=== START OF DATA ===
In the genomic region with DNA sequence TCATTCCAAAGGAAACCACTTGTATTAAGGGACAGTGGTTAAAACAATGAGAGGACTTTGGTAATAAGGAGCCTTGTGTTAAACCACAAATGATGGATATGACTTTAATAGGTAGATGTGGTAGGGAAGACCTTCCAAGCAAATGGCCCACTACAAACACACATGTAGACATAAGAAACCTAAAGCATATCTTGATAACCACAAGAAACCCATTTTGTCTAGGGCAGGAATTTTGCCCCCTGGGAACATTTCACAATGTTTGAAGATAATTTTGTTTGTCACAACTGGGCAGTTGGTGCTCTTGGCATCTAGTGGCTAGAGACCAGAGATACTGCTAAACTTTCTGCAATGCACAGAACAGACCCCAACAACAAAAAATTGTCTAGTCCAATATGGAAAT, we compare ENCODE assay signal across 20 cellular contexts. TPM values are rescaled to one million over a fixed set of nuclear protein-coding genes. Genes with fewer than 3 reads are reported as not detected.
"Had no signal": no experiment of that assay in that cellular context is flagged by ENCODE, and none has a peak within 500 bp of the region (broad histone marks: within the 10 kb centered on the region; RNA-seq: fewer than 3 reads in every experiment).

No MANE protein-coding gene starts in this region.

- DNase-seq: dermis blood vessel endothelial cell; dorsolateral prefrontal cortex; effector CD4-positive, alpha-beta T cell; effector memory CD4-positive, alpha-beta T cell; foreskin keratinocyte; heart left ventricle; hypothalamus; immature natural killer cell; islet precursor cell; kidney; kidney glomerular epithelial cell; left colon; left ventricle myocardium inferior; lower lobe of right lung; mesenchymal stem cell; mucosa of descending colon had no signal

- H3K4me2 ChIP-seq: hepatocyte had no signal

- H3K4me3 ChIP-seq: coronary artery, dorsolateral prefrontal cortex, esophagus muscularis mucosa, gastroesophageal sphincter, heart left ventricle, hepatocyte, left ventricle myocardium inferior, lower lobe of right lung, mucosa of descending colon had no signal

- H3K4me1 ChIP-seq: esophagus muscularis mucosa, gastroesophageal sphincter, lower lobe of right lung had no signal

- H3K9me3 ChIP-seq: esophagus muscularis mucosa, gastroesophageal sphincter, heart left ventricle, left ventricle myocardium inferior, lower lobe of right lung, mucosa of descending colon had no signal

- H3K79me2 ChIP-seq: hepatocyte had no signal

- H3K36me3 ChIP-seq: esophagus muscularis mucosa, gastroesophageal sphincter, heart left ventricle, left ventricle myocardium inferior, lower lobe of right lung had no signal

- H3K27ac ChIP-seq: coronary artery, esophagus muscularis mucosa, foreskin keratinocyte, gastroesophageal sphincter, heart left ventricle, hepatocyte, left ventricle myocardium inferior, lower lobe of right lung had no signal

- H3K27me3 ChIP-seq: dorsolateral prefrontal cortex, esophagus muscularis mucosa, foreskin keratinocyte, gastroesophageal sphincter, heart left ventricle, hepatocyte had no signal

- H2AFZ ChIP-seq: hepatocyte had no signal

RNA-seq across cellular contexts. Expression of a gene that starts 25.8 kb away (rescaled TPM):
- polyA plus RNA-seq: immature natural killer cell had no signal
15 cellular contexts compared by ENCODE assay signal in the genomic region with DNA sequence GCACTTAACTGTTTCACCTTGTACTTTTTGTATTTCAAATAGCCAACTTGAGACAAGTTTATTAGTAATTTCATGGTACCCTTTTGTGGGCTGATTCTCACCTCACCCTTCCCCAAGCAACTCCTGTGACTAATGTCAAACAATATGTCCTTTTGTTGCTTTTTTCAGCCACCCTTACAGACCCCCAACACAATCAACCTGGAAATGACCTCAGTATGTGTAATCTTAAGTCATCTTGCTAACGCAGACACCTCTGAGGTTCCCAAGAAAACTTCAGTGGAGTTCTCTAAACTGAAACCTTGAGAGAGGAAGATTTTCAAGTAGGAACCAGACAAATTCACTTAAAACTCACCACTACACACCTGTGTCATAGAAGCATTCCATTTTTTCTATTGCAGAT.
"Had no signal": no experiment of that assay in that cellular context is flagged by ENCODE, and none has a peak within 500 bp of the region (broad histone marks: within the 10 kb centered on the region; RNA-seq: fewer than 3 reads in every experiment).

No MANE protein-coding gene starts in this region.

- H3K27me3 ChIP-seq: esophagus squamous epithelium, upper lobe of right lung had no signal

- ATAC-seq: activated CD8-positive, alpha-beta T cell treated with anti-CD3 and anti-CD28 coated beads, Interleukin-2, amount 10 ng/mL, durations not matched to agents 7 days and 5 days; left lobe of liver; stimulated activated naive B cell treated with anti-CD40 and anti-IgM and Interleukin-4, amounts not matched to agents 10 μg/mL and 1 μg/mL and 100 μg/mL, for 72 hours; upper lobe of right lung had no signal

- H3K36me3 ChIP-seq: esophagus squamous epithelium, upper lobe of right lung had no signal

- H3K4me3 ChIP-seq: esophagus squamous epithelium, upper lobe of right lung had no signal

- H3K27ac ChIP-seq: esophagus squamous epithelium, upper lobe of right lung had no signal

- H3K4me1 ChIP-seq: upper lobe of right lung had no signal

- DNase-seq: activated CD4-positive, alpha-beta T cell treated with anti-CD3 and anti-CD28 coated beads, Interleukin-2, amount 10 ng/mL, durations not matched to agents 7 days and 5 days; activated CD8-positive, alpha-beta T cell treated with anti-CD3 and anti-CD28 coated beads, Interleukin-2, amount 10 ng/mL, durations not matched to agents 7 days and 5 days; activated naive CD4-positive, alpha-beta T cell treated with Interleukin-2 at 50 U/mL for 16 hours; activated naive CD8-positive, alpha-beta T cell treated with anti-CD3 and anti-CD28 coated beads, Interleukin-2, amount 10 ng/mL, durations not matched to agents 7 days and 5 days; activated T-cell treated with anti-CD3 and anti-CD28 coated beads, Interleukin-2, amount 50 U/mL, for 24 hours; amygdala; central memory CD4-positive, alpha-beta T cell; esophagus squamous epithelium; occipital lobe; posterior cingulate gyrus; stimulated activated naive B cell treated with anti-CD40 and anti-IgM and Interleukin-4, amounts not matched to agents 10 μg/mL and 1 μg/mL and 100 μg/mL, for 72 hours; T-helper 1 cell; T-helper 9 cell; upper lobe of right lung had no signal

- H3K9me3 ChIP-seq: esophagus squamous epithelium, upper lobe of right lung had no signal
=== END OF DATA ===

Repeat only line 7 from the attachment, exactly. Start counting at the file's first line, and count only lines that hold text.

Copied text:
- H3K4me1 ChIP-seq: esophagus muscularis mucosa, gastroesophageal sphincter, lower lobe of right lung had no signal